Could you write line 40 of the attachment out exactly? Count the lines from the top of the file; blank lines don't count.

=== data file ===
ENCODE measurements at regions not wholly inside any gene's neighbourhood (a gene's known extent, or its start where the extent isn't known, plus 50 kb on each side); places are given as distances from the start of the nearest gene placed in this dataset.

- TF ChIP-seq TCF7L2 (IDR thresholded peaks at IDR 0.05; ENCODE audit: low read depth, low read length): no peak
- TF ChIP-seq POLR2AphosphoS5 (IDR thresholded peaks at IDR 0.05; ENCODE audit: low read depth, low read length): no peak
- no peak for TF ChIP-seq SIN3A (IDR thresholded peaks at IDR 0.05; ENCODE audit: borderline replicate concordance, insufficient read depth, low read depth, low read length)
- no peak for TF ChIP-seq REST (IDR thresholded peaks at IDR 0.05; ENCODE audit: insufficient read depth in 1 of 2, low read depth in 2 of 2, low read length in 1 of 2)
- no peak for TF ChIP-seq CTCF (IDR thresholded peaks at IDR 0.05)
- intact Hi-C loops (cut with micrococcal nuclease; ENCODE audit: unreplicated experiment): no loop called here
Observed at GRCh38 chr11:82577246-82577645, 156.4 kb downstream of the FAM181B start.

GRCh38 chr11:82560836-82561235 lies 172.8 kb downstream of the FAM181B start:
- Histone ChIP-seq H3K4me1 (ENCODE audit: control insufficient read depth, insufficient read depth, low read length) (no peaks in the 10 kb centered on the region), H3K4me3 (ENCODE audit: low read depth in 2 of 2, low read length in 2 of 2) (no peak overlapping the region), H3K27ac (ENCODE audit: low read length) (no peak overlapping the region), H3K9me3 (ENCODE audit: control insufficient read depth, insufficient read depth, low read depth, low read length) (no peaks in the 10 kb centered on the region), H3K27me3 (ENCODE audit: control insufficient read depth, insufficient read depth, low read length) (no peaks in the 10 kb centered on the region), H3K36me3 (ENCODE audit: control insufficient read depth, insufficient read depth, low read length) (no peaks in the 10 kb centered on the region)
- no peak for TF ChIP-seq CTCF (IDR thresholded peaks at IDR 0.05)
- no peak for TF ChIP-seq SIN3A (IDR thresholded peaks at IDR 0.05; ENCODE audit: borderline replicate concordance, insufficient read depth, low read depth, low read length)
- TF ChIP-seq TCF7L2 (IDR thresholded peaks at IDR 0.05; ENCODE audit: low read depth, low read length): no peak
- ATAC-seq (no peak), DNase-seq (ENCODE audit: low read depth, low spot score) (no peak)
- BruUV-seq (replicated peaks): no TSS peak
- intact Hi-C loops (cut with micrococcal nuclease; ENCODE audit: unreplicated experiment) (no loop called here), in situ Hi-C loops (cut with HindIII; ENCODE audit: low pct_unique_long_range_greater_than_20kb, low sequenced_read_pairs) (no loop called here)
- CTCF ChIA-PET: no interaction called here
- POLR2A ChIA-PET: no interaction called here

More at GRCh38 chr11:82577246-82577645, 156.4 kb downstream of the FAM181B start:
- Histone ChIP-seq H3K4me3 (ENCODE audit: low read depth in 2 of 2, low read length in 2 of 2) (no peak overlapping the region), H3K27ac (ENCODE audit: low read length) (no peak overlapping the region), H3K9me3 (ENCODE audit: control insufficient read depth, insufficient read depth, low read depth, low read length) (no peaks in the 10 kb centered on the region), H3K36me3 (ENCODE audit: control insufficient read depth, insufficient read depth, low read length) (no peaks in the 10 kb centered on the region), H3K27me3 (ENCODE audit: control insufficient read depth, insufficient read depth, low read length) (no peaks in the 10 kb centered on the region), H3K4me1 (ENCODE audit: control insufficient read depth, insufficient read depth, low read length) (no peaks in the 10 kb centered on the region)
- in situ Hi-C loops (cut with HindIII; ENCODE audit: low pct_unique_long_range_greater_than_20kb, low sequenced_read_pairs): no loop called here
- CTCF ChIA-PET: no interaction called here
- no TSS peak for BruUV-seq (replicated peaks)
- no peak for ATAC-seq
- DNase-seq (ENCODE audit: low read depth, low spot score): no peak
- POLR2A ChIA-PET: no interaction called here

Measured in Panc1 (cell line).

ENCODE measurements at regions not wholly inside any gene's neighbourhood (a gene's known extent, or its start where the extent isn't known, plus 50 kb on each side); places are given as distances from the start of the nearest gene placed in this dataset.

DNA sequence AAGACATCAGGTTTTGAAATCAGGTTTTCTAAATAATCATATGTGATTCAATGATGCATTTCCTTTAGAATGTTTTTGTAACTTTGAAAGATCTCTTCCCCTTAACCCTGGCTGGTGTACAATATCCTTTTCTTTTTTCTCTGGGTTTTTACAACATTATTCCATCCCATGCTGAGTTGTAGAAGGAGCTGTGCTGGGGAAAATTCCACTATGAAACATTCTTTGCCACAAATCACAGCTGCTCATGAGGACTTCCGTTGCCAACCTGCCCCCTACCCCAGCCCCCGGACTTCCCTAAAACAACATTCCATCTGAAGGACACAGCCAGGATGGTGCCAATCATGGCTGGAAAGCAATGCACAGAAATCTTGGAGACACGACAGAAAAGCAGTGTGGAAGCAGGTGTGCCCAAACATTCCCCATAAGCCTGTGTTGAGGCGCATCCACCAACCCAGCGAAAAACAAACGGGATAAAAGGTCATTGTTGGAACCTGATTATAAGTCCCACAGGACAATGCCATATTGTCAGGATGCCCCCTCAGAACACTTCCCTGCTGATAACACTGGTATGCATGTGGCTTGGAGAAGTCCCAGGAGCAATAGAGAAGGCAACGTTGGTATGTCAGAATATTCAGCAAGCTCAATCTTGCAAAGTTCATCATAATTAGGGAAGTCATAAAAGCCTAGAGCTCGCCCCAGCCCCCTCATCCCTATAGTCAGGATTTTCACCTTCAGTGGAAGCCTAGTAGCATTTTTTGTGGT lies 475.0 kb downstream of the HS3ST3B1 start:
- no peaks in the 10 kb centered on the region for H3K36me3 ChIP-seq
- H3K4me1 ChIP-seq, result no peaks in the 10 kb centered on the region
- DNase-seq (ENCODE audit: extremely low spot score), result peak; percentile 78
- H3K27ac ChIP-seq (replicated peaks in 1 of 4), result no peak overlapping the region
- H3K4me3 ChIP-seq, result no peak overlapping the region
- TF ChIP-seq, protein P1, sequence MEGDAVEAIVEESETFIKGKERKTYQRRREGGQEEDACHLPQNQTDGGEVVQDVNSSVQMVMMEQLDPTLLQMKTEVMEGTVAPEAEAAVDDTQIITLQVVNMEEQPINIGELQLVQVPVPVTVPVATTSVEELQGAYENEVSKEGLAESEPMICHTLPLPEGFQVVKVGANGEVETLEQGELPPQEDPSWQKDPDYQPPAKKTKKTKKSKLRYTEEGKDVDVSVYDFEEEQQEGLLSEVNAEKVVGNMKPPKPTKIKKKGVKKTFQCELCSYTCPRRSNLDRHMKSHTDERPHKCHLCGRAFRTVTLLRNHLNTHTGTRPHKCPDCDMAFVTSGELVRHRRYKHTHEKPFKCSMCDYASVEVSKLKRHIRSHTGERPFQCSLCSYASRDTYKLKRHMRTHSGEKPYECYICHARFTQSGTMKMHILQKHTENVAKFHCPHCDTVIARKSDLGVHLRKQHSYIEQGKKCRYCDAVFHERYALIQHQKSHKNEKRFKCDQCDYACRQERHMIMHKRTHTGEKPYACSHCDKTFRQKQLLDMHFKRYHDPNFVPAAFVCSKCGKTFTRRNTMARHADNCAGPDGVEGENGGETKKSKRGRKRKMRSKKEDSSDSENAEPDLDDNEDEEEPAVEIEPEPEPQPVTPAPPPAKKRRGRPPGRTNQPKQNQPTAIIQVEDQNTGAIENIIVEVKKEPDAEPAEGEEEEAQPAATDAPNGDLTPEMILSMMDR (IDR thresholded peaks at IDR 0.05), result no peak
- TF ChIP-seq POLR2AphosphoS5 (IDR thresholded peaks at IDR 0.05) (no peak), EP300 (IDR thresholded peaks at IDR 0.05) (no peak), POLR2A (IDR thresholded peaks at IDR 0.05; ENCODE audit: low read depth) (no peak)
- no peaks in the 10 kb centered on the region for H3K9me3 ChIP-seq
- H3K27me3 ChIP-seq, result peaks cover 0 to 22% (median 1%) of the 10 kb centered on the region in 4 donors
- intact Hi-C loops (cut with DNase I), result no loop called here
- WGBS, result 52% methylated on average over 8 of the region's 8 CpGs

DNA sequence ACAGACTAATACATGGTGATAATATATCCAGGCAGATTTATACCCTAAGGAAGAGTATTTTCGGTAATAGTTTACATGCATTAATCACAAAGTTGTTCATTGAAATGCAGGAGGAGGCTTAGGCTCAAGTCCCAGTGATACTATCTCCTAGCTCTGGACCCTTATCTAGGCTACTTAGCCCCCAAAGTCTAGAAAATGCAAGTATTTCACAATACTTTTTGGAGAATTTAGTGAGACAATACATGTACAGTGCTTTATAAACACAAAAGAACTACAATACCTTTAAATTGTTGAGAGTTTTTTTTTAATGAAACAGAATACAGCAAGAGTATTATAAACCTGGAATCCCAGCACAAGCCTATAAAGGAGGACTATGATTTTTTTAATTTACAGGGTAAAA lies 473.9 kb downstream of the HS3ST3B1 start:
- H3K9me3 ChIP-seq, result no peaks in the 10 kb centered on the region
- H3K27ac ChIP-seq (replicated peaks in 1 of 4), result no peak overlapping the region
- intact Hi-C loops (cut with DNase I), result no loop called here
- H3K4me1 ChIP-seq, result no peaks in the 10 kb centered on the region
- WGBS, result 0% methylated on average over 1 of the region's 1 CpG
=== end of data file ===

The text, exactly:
- WGBS, result 52% methylated on average over 8 of the region's 8 CpGs